Although the warmth and connection between the two men translates well, it never rises to the level of the discomforting truth-telling these perilous times demand.
The problem may entirely be the fault of when the podcasts were recorded—before the November election and many months before the January 6 assault on the Capitol. This bad timing has inadvertently exiled Renegades to the outer circle of relevancy for those looking for more up-to-date narratives about our American moment. The biggest disappointment of the series is its failure to engage the naked and unadulterated challenge to the American democratic narrative they wax so eloquently about.
Although now a dramatically muted presence, Donald Trump still casts a shadow on our politics—yet he’s missing from this series except as a passing reference as Obama’s “successor.” Given January 6, the series has a Trump-sized hole in it that will make a lot of folks scratch their heads. The threat to democracy we’re living needs a name.
If I were a part of the team putting together this podcast I would have called an emergency meeting on Zoom a day after the Capitol invasion and gotten Obama and Springsteen to agree to return to the studio to record fresh episodes. These two men talking off-the-cuff about Trump’s second impeachment, the moral collapse of the Republican Party, the inauguration of Joe Biden, poet Amanda Gorman’s take on the American Dream, the failure of QAnon prophecy, and the movement within Republican-controlled state legislatures to disenfranchise nonwhite voters would have introduced urgency into a series that feels sleepy, predictable, and NPR-ish at times.
The best conversations take place between folks trying to persuade each other of the superiority of their model of reality, their view of the world. A certain amount of friction, even if it is polite and deferential, carries big ideas a long way because it forces listeners to evaluate their own arguments and perceptions. Astute listeners love detecting the verbal sleights-of-hand and the questionable elements in an argument. They love furrowing their brow and asking themselves, “Is he/she right about this? Let me look this up.”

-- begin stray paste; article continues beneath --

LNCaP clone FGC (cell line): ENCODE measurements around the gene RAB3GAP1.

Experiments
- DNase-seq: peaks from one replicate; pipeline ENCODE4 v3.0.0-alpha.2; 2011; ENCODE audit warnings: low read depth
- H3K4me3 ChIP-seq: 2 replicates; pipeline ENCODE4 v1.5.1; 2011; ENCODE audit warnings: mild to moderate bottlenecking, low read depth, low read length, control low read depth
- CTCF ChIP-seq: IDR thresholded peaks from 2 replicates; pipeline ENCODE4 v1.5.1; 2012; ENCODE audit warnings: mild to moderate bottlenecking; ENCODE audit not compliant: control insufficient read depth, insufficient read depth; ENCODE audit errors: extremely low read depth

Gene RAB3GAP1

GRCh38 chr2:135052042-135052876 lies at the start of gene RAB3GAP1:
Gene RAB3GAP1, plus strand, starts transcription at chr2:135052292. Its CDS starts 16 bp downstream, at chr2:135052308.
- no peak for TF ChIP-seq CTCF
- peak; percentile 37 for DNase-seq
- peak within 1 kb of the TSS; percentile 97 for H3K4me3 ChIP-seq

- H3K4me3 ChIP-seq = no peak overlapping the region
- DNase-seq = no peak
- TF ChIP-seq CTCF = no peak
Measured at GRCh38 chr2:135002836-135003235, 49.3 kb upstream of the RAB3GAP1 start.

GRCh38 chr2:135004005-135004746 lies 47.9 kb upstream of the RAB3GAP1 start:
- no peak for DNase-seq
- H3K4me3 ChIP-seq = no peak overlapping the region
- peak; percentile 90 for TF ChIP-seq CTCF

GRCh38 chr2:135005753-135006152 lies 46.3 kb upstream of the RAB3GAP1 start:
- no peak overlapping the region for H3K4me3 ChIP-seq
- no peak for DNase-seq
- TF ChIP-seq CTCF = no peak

Because of the long friendship between these men, many listeners hoped for a level of mutual probing several levels above what interlocutors from Rolling Stone or Politico could expect to get away with. Obama and Springsteen understand each other’s worlds because they intersect at so many points. Renegades would have been far more interesting had they taken advantage of their insider status to critique what Joni Mitchell called “the star maker machinery” when she, at the height of her popularity, dared complain about fame’s inherently Faustian bargain.
What is the title “Renegades” even supposed to refer to, given that neither Obama nor Springsteen can reasonably be considered renegades on any particular level at this point? Folks who hobnob at Davos or Martha’s Vineyard forsake that honorific unless they earn it by becoming traitors to their class.
I wouldn’t put it past either Barack Obama or Bruce Springsteen to have a completely unexpected second American life that upends everything that’s come before. They’re restless men who have hinted that they’re still not completely happy with the status quo, but they haven’t spoken openly about what would be a fitting—or even possible—response for two super rich American icons committed to staying “busy bein’ born.” Maybe giving Renegades another go closer to the midterms—when things are falling apart in the country—will inspire some real talk from two exceptionally interesting men.
Tony Norman is a columnist at the Pittsburgh Post-Gazette. He is also president of the National Society of Newspaper Columnists.Tonynormanwriter@gmail.com.